Photos courtesy of Ms. Licad
Even a world-class pianist like Cecile Licad gets the blues, more so at the height of the lockdowns and quarantines resulting from COVID-19’s spread in 2020. Her home base in New York City wasn’t spared. Her live performances were cancelled.
These developments took a toll on her mental health. She said, “I mentioned to Pablo (Tariman, the writer and her confidant) that I was mostly depressed. I really felt that life was over.
I guess it depends on the person. I get very affected by the mood of the surroundings.
I was worried how I’d be able to survive for it was a scary time, especially in the beginning, when my son Otavio (Meneses) told me, ‘If you get sick, there is not even a hospital bed for you.’”
She found it strange talking to herself. She realized that “my God, I have never stopped playing for 55 years. All of a sudden, everything halted. I couldn’t think of music for a while and was just worried about practical matters like food, how to get rice, toilet paper, alcohol. I said, ‘Oh well, I’ll just sleep and hibernate like a bear.’ I tried going to the piano every day and to start playing, but after five minutes, my hands felt frozen. So I would just put my head on the piano and meditate for an hour, then I went back to my bed and slept.”
Slowly, she continued, “I thought of music again and started making goals. Ideas popped in my mind. I started practicing again, learning new music that I had never played. My obsession returned again. Pieces were being commissioned for me. I accepted new challenges. So life is coming back.”
By 2021, she was being presented in concerts again, including at the Kaatsbaan Summer Festival in Tivoli, New York, where she played Rachmaninoff’s Thirteen Preludes while a new ballet was premiered.
Asked what the experience was like playing outdoors and having a troupe of ballerinas dancing not too far from her while maintaining her concentration, Licad answered, “I was totally exhilarated by the idea of having these Rach preludes performed with dancers even if I had little time to learn them. I think I only had two and a half weeks to learn six preludes. Fortunately, two of them I had already played in the past. When we did our first rehearsal, I thought I would have to adjust my way of playing towards the dancers, but I ended up playing the way I instinctively feel the music and they just danced very freely with it.”
She added, “Obviously, they were all incredible dancers, It felt so natural. The choreographer told me to play the way I wanted. I had never experienced anything quite like it. It was such a colorful experience. As I watched their bodies react to every nuance of the music, it was quite something. I got real goose bumps watching them rehearse.”
During the first scheduled performance, it rained. Pianist, dancers and audience had to move inside a hall that had a small old Steinway. Someone told her after the performance how her mother used to say when she was a little girl that Horowitz could make any piano sound good. The same audience member said she was thrilled to hear Licad make that old piano come alive and added. “Now I realize what my mom was talking about. You are just like Horowitz!”
That audience member, Licad said, was the director of Steinway & Sons, the piano company that provided the nine-foot concert grand for her to play outdoors. Licad told her how sorry she was that “we weren’t able to use it for the first night, but she told me, she was even more impressed how I actually made that old piano reverberate.”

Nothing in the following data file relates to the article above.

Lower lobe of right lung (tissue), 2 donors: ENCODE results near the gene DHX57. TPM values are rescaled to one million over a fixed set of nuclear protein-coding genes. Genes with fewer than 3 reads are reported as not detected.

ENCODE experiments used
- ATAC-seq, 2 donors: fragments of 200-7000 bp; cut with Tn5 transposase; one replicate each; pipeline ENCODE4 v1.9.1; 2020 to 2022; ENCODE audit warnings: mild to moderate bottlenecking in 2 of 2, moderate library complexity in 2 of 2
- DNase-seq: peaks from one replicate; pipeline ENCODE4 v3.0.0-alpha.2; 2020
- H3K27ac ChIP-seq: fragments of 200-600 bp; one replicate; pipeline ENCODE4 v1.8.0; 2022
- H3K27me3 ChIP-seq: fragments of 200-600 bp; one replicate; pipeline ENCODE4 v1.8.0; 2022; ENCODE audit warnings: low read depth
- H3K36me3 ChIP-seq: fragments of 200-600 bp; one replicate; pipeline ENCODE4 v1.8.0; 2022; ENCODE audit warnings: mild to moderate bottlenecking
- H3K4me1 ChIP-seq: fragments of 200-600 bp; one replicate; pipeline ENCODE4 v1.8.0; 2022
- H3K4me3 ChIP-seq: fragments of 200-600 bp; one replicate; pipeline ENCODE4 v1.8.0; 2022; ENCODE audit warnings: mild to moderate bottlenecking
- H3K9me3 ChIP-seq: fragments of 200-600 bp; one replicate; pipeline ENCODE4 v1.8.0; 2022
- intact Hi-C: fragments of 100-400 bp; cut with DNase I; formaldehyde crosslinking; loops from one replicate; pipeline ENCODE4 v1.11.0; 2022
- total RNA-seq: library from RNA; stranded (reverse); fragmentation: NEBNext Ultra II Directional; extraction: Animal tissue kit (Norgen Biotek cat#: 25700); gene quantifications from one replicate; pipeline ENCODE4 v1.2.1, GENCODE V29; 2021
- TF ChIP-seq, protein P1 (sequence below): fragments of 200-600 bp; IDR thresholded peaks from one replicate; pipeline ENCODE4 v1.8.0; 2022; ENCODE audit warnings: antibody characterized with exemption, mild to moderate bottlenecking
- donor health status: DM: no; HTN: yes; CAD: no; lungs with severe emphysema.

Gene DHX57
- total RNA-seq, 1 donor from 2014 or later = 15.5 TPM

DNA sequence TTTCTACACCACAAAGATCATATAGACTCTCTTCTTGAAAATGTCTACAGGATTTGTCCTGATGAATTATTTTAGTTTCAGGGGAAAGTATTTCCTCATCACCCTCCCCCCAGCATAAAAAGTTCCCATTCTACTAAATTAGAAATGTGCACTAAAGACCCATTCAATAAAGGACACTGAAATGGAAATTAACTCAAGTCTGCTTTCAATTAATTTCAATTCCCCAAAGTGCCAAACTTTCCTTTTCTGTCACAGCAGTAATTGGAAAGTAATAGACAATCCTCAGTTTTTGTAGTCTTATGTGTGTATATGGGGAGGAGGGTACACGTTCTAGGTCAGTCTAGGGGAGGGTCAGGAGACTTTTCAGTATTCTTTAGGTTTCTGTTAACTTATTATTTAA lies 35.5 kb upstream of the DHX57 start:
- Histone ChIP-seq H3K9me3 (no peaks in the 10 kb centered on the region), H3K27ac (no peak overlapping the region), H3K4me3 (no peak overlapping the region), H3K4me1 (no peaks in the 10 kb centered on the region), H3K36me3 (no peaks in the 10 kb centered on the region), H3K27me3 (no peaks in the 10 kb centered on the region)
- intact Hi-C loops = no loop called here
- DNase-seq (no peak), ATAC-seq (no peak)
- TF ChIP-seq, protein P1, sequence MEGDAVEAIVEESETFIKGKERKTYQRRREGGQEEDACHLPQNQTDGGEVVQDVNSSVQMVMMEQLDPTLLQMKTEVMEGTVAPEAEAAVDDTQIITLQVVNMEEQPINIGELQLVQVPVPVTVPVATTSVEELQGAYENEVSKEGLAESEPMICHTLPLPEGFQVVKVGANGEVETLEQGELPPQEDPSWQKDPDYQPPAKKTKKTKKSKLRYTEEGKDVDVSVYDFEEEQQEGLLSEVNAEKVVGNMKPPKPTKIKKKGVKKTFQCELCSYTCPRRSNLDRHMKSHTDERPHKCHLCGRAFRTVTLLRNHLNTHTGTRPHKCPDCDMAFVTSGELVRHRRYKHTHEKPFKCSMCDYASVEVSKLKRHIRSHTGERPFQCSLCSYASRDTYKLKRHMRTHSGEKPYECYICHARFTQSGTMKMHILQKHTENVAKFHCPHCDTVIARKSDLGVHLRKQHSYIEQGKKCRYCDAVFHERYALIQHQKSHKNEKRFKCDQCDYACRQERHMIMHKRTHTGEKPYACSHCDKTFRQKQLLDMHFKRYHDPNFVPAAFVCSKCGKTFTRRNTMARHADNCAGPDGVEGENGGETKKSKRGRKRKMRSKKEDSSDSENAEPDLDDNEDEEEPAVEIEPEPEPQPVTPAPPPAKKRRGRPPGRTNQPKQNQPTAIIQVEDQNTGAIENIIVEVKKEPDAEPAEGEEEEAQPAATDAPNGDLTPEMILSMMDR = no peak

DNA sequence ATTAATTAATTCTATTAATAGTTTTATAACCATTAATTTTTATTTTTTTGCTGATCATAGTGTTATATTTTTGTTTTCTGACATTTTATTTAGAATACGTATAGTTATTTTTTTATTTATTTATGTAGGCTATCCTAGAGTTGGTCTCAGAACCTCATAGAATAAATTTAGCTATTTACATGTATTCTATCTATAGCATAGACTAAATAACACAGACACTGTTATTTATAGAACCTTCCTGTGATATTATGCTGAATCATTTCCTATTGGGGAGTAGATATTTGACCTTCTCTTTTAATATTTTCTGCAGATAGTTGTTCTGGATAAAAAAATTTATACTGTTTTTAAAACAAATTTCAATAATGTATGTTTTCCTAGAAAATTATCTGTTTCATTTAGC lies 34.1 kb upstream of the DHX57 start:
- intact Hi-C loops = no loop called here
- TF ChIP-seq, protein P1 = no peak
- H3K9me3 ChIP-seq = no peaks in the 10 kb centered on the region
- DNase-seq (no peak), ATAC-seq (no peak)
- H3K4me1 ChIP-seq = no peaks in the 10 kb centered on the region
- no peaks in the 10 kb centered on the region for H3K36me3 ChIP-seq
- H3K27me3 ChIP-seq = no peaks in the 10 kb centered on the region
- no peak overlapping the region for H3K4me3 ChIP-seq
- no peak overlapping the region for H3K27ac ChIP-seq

The pianist told the woman, “I am used to performing in the Philippines under any situation, including small pianos that I call embryo pianos, a fire breaking out after a performance, storms, you name it. Anyway, the next night was beautiful but in a different sense. You were breathing fresh air and were surrounded by nature. In the end, I just knew how to stay focused in any situation. That’s what I am good at. It never fails when I use my gut instinct. If I like it, then everything just flows. They timed the show in such a way that when we finished, the sun was going down. I remember that people even saw a deer when I played my last chord.”
For her Feb. 22 virtual concert at 5 p.m. Philippine time, Licad lined up the following pieces in her program: Beethoven’s Moonlight Sonata, Barber’s Souvenirs Op. 28, Rachmaninoff’s Four Preludes, Chopin’s Scherzo No. 2 in B Flat Minor, Op. 31and Ballade No. 1 in G Minor, and Buencamino’s My Soul’s Lament. She will be filmed live from the LOTOS Club in New York where she will use the house piano, a Steinway B. She assured, “It will have a cozy atmosphere like playing in a living room privately for you.”
Those who follow her in Facebook or Instagram know that the pianist is a certified foodie. Of this she said, “I don’t cook often, but when I crave something, I go get the ingredients. Recently I have been eating a lot of pork feet (paksiw na pata). I have always loved especially sour and spicy food since I was a child, I like having suka, patis and sili. I also like the not so normal cuts like intestines, tripe, tongue.”
She revealed that she only ate “once a day so I look forward to my dinner. I also cook using Instapot—it’s a pressure cooker—and I love making congee with crab meat, chicken thigh, fried garlic of course, scallions, lemon and patis.”
This coming concert, presented by Megaworld and Rustan’s, seeks to benefit the Philippine Philharmonic Orchestra Society, Inc. Ticket price is at P1,500. For inquiries, call or text tel. no. 0917-5708301.#